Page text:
Given that oil is down 3.5% today, it’s worth highlighting the bull case that even a modest US recovery could be very supportive for pricing.
Given continued growth from developing countries, and demand from developed countries turning a corner, any recovery scenario is likely to be accompanied by firm oil prices.
The chart below shows that US petroleum inventories have started to fall.
US demand is also likely to track the ISM manufacturing index upward in any rebound scenario.
China, and most of the developing world, continues to consume larger quantities as well. In fact, developing countries are leading the world recovery in oil demand.
Goldman: However, while US total petroleum demand has begun to recover, the emerging market countries remain the centre of fundamental strength. Moreover, while it used to be the case that the emerging market countries provided high growth but a low overall level of demand, it has now become the case that the demand from these emerging markets has grown to levels that approach or even rival those in OECD countries. For example, July Chinese distillate demand was just above 3.0 million b/d, approaching last week’s 3.4 million b/d of distillate demand in the United States. Further, Chinese total petroleum demand…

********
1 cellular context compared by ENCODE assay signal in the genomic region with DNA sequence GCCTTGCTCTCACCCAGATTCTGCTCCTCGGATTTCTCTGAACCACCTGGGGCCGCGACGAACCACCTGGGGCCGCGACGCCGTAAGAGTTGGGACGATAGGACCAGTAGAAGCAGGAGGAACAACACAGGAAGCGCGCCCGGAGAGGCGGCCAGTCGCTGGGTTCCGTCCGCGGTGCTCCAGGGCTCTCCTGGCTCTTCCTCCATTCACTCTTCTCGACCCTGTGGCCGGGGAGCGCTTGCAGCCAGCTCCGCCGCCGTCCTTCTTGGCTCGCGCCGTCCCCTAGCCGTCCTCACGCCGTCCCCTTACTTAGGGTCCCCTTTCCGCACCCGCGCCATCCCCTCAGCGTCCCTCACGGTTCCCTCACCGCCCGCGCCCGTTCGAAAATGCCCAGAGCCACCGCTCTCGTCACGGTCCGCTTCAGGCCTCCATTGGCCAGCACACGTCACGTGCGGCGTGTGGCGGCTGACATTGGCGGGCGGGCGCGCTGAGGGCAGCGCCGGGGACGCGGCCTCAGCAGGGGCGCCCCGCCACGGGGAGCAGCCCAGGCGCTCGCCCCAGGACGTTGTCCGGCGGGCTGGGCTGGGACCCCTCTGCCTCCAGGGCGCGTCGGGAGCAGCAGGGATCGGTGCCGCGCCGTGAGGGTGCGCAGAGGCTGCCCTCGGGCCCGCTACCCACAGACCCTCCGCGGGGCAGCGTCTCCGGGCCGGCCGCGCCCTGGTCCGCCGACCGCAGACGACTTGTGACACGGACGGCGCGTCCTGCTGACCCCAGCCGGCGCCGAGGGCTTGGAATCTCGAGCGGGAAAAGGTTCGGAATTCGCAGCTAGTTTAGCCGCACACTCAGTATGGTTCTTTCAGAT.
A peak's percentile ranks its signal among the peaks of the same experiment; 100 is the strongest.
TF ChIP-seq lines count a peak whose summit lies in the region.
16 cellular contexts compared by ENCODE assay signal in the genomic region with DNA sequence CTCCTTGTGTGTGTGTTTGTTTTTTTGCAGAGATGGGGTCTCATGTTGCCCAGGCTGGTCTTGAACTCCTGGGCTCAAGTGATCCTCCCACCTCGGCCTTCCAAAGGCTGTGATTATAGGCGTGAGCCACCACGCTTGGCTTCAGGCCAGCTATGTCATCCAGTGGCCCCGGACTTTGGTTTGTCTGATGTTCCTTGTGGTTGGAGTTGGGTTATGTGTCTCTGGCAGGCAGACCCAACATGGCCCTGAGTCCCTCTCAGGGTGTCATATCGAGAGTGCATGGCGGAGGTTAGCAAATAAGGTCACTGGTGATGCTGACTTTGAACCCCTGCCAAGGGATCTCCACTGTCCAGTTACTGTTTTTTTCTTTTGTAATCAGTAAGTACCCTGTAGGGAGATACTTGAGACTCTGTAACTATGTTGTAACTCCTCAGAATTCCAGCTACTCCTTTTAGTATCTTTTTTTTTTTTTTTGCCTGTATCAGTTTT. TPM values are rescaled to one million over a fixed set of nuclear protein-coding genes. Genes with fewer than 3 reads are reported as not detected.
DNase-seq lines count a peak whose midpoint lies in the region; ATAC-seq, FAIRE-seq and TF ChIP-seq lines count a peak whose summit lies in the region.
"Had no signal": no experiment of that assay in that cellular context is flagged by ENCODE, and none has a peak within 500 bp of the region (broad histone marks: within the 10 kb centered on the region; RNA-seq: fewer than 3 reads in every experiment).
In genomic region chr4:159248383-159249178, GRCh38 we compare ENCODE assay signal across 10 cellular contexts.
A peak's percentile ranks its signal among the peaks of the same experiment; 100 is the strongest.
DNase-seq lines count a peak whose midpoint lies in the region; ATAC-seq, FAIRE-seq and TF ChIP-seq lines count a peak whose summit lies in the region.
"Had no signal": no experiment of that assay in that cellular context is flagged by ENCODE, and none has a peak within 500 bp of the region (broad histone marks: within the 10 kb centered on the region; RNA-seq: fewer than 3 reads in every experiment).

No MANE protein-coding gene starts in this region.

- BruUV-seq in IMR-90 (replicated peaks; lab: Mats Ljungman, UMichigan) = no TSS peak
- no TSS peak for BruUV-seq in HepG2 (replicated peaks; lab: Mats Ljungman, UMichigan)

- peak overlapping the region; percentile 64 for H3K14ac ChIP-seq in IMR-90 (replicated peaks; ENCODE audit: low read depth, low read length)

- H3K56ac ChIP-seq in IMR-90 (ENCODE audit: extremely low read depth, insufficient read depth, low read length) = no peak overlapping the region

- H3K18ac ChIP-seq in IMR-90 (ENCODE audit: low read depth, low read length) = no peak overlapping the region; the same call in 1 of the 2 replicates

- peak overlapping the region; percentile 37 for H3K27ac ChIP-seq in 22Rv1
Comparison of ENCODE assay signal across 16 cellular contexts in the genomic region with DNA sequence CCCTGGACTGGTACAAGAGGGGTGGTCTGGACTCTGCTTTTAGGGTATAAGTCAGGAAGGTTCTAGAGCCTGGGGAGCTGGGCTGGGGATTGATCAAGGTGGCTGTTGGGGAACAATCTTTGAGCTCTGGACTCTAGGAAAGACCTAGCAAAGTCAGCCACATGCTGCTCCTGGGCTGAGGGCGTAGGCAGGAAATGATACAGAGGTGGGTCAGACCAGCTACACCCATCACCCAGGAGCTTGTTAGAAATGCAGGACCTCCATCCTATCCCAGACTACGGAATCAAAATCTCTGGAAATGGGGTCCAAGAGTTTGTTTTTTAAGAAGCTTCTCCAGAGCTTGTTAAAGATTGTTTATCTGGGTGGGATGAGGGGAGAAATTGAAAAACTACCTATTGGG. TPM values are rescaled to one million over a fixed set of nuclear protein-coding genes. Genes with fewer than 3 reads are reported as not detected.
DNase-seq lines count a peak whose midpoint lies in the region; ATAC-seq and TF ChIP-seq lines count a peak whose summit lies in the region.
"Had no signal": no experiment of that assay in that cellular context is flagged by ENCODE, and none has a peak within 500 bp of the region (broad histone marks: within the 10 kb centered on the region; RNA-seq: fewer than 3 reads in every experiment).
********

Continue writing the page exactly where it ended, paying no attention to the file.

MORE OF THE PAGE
With the IEA’s 2010 demand forecast now just 800 thousand b/d below the record levels of 2007, we continue to expect that the supply-side constraints that pushed oil prices well over $100/bbl in 2008 will resurface in 2010, and we maintain our end of 2010 WTI price forecast of $95/bbl.
(Charts and excerpt via Goldman Sachs, “Energy Weekly”, 18 September 2009)
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